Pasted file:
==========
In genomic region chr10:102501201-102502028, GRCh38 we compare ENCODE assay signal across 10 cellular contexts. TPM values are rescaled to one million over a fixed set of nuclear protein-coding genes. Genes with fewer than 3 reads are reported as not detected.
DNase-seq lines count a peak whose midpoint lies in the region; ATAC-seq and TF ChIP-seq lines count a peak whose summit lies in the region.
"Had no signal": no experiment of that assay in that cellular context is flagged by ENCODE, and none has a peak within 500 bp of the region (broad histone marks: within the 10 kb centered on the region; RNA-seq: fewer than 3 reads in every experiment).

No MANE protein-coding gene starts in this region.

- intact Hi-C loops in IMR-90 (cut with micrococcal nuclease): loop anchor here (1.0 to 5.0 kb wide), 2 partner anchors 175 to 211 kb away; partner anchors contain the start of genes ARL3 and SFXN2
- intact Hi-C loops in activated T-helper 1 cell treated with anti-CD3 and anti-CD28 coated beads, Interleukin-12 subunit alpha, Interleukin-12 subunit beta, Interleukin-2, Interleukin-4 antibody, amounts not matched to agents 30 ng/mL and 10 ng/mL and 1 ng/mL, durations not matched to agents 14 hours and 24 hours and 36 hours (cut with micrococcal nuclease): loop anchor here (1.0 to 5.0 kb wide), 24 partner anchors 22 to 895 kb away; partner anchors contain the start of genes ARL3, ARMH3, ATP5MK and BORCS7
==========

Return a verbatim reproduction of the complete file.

In genomic region chr10:102501201-102502028, GRCh38 we compare ENCODE assay signal across 10 cellular contexts. TPM values are rescaled to one million over a fixed set of nuclear protein-coding genes. Genes with fewer than 3 reads are reported as not detected.
DNase-seq lines count a peak whose midpoint lies in the region; ATAC-seq and TF ChIP-seq lines count a peak whose summit lies in the region.
"Had no signal": no experiment of that assay in that cellular context is flagged by ENCODE, and none has a peak within 500 bp of the region (broad histone marks: within the 10 kb centered on the region; RNA-seq: fewer than 3 reads in every experiment).

No MANE protein-coding gene starts in this region.

- intact Hi-C loops in IMR-90 (cut with micrococcal nuclease): loop anchor here (1.0 to 5.0 kb wide), 2 partner anchors 175 to 211 kb away; partner anchors contain the start of genes ARL3 and SFXN2
- intact Hi-C loops in activated T-helper 1 cell treated with anti-CD3 and anti-CD28 coated beads, Interleukin-12 subunit alpha, Interleukin-12 subunit beta, Interleukin-2, Interleukin-4 antibody, amounts not matched to agents 30 ng/mL and 10 ng/mL and 1 ng/mL, durations not matched to agents 14 hours and 24 hours and 36 hours (cut with micrococcal nuclease): loop anchor here (1.0 to 5.0 kb wide), 24 partner anchors 22 to 895 kb away; partner anchors contain the start of genes ARL3, ARMH3, ATP5MK and BORCS7